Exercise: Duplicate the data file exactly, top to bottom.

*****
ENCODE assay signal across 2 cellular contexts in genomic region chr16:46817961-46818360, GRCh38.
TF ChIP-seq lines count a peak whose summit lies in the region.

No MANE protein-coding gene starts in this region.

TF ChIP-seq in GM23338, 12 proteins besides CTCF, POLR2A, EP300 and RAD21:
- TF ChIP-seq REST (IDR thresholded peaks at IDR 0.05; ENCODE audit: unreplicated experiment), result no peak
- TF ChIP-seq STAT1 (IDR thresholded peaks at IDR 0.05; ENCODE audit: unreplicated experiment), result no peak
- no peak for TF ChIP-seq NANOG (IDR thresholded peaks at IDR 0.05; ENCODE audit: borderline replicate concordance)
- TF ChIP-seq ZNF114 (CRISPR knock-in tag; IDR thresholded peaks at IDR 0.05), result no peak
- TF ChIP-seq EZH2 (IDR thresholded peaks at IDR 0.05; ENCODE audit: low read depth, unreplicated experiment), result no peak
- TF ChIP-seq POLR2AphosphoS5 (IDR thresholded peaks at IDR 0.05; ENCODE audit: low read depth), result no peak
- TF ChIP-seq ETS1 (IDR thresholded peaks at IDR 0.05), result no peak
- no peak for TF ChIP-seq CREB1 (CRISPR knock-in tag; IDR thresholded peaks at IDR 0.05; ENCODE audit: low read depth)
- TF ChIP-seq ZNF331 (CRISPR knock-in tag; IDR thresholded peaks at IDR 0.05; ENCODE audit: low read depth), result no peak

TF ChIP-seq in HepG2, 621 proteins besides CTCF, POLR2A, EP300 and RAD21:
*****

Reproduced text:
ENCODE assay signal across 2 cellular contexts in genomic region chr16:46817961-46818360, GRCh38.
TF ChIP-seq lines count a peak whose summit lies in the region.

No MANE protein-coding gene starts in this region.

TF ChIP-seq in GM23338, 12 proteins besides CTCF, POLR2A, EP300 and RAD21:
- TF ChIP-seq REST (IDR thresholded peaks at IDR 0.05; ENCODE audit: unreplicated experiment), result no peak
- TF ChIP-seq STAT1 (IDR thresholded peaks at IDR 0.05; ENCODE audit: unreplicated experiment), result no peak
- no peak for TF ChIP-seq NANOG (IDR thresholded peaks at IDR 0.05; ENCODE audit: borderline replicate concordance)
- TF ChIP-seq ZNF114 (CRISPR knock-in tag; IDR thresholded peaks at IDR 0.05), result no peak
- TF ChIP-seq EZH2 (IDR thresholded peaks at IDR 0.05; ENCODE audit: low read depth, unreplicated experiment), result no peak
- TF ChIP-seq POLR2AphosphoS5 (IDR thresholded peaks at IDR 0.05; ENCODE audit: low read depth), result no peak
- TF ChIP-seq ETS1 (IDR thresholded peaks at IDR 0.05), result no peak
- no peak for TF ChIP-seq CREB1 (CRISPR knock-in tag; IDR thresholded peaks at IDR 0.05; ENCODE audit: low read depth)
- TF ChIP-seq ZNF331 (CRISPR knock-in tag; IDR thresholded peaks at IDR 0.05; ENCODE audit: low read depth), result no peak

TF ChIP-seq in HepG2, 621 proteins besides CTCF, POLR2A, EP300 and RAD21: